It shouldn't be a surprise that attendees at this year's Association for Healthcare Resource & Materials Management conference had quite a bit to say about reducing supply costs. They discussed how global standards can cut down on labor costs, whether purchasing directly from a manufacturer can produce a greater return on investment than using a distributor, and the role and education of physicians in supporting supply cost-cutting initiatives.
The 50th annual conference was held this week in San Antonio. More than 1,000 people attended, a slightly lower turnout than last year's record year of about 1,100 attendees, an AHRMM spokeswoman said.
During the general session panel discussion Tuesday, three physician executives talked about their roles within the supply chain.
Dr. Sean Lyden, a vascular surgeon who serves as medical director of clinical supply chain management at the Cleveland Clinic in Ohio, brings employed and private physicians “to the table” to address supply costs.
One of the biggest challenges, Lyden said, has been making physicians aware of supply costs, which was one reason why the health system conducted an internal campaign to educate clinicians as it sought to reduce the costs associated with physician preference items and other supplies.
Another challenge, he joked, was deciding whether to pull products that had been developed by Cleveland Clinic CEO Dr. Delos Cosgrove, who has filed about 30 patents for medical and clinical products.
At the same session, Ed Hisscock, president of the Optime Group, presented findings from a study looking at physicians' views on supply chain. The study reported that half of the 60 cardiothoracic surgeons, orthopaedic surgeons, and interventionalists it surveyed described their relationship with materials management and supply chain as “collaborative,” while about 20% of the physicians described it as “mutual suspicion.”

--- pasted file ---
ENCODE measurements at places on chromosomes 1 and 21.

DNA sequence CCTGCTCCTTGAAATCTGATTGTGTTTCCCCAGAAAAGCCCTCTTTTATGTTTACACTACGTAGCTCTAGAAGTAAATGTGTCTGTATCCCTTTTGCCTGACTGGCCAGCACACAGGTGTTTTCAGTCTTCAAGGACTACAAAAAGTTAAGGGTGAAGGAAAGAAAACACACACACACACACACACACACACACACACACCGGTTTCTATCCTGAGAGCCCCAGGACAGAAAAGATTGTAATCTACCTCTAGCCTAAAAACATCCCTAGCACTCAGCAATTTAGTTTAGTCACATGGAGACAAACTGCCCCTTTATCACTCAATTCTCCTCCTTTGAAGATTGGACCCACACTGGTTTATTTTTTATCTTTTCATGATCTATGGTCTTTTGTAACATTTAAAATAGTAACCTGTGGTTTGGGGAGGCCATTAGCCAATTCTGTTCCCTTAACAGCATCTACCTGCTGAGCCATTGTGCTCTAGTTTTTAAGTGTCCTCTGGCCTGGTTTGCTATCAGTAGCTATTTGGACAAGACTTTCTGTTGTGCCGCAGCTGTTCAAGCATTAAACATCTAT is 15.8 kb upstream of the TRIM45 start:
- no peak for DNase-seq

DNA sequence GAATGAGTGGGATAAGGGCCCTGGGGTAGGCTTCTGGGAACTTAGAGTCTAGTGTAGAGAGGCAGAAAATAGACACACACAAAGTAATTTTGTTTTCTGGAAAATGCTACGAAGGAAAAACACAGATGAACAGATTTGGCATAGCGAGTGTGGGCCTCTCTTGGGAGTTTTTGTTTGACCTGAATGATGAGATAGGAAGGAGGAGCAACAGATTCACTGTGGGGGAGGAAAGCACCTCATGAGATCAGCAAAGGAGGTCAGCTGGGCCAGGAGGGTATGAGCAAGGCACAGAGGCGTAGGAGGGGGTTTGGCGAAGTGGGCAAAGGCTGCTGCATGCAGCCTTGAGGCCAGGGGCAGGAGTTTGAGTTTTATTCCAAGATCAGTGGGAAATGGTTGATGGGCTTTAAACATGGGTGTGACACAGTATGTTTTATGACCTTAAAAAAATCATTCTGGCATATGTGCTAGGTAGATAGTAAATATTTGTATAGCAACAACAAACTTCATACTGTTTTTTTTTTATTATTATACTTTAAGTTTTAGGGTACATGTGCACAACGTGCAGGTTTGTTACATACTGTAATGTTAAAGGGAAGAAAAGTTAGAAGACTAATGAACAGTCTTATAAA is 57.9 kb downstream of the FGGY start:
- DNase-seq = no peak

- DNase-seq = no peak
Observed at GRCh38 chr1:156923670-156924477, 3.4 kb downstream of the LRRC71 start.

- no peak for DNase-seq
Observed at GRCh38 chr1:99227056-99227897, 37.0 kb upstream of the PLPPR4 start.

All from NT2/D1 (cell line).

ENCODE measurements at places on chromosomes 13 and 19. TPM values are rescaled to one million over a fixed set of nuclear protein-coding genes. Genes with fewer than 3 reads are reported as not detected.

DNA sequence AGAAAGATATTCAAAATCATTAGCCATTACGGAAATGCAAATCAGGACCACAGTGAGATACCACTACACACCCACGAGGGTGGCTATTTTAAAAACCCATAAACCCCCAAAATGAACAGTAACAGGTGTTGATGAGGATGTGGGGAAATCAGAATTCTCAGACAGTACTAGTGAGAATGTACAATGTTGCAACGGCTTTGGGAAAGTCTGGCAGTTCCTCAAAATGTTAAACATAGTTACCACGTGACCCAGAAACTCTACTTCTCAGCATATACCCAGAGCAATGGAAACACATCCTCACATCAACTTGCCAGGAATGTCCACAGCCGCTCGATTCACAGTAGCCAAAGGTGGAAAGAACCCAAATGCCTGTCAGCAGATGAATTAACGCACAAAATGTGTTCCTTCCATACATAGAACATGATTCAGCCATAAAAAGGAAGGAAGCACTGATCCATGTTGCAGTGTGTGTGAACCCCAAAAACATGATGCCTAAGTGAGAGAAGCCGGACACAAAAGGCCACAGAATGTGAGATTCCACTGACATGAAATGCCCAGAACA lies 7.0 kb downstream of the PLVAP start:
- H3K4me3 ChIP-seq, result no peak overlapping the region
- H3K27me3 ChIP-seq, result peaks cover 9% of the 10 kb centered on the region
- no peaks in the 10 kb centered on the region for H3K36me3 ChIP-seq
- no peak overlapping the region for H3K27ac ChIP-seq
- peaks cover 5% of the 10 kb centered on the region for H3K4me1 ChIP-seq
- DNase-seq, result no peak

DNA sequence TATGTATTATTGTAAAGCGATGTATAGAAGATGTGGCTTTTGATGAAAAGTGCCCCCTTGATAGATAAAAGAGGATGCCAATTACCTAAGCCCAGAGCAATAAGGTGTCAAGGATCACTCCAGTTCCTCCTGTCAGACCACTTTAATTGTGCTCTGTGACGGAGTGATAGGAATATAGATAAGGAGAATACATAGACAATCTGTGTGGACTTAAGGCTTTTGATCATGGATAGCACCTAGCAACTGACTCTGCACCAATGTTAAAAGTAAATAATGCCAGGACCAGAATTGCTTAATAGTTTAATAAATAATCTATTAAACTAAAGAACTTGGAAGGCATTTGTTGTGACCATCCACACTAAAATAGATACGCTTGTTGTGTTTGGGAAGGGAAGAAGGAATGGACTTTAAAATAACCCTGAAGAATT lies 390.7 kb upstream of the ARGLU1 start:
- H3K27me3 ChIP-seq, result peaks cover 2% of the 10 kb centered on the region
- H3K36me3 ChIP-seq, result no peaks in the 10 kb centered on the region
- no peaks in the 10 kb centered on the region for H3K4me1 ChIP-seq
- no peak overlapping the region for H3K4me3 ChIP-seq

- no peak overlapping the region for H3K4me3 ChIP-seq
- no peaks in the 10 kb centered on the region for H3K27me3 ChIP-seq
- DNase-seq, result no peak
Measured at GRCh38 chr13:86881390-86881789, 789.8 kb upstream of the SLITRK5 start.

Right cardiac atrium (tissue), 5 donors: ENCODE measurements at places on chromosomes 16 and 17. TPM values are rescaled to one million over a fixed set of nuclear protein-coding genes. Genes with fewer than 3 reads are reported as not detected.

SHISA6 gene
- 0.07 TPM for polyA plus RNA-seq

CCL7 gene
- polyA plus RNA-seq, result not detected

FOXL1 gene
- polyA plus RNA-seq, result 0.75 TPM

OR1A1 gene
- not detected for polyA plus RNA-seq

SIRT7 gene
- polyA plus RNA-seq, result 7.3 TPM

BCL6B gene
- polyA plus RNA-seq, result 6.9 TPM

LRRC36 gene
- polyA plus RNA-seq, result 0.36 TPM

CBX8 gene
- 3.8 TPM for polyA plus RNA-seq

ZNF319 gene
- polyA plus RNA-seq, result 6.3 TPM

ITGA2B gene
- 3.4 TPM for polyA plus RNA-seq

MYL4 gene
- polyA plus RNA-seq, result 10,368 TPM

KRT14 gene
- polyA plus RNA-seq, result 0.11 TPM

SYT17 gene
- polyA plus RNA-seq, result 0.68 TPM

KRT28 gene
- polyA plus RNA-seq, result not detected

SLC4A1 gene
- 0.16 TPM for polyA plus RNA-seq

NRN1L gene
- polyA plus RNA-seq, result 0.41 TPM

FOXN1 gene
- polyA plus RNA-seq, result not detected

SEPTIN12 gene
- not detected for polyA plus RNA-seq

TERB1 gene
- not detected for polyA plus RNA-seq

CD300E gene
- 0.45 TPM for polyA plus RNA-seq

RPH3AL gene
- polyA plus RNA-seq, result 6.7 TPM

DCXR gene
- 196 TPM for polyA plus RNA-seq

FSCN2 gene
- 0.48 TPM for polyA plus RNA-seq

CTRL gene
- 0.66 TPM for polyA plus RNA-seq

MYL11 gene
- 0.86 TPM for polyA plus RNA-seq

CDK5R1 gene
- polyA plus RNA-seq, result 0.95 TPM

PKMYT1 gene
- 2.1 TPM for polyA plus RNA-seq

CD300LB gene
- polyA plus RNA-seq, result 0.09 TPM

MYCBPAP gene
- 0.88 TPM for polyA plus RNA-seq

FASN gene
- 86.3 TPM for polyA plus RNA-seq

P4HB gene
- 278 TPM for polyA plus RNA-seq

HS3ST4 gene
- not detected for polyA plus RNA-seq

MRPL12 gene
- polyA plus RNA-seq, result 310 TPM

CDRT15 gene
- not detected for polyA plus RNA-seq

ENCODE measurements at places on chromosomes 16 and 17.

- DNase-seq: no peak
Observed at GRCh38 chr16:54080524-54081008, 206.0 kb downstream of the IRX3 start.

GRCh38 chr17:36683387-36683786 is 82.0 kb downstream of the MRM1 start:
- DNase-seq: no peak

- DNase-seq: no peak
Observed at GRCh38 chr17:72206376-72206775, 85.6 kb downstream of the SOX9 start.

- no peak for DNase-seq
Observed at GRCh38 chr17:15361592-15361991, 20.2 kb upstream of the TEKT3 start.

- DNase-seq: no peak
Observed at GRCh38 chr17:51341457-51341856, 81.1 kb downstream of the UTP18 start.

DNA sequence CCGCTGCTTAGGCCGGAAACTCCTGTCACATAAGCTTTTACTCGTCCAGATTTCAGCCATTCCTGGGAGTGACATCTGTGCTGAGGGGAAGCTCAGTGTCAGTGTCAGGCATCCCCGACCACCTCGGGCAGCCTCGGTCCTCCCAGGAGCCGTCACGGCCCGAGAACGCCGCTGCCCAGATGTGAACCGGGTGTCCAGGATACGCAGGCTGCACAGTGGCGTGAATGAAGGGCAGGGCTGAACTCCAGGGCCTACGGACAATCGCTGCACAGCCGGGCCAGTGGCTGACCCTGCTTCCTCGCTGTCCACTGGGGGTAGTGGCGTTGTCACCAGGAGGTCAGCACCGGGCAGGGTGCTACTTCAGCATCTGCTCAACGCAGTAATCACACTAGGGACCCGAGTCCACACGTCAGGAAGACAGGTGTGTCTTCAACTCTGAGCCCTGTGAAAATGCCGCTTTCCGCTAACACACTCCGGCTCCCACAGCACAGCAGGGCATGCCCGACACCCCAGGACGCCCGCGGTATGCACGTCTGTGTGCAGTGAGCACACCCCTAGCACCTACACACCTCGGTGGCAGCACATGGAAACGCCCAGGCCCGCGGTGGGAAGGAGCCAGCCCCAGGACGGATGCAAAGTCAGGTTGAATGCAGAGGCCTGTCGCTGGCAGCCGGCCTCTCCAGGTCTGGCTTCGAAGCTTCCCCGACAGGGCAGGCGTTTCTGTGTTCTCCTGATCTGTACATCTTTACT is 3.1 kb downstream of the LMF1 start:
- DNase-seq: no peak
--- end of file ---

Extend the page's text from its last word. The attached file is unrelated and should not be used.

At another session, executives at Denver Health touted the system's use of global location numbers and its plans to prepare for the upcoming unique device identification system. The Food and Drug Administration recently issued the proposed rule for the UDI system
. While providers aren't required to participate in the system, the FDA and other hospital groups say there are benefits to using the system.
“There's no more time to delay,” said Philip Pettigrew, director of materials management at Denver Health in Colorado.
However, he noted that implementing UDI can be difficult because it's an issue that hospital executives don't push. It's also an issue that requires input from a wide-ranging group of stakeholders, including information technology and patient-safety executives.
“The way to sell is patient safety,” said Stewart Layhe, Denver Health's supply chain program manager.
During a session focused on the role of distributors in the supply chain, Marty Ferguson, manager of the health industries advisory at PricewaterhouseCoopers, said four factors that contribute to higher supply-chain costs are excess inventory, improper utilization, waste and lack of quality data.
Some geographically dense health systems, such as Intermountain Healthcare and UPMC, have turned to self-distribution in recent years
as a way to cut costs. Jaimy Lee reports on medical technology, medical suppliers, group purchasing organizations and healthcare news in Maine, Massachusetts, New Hampshire, Rhode Island and Vermont.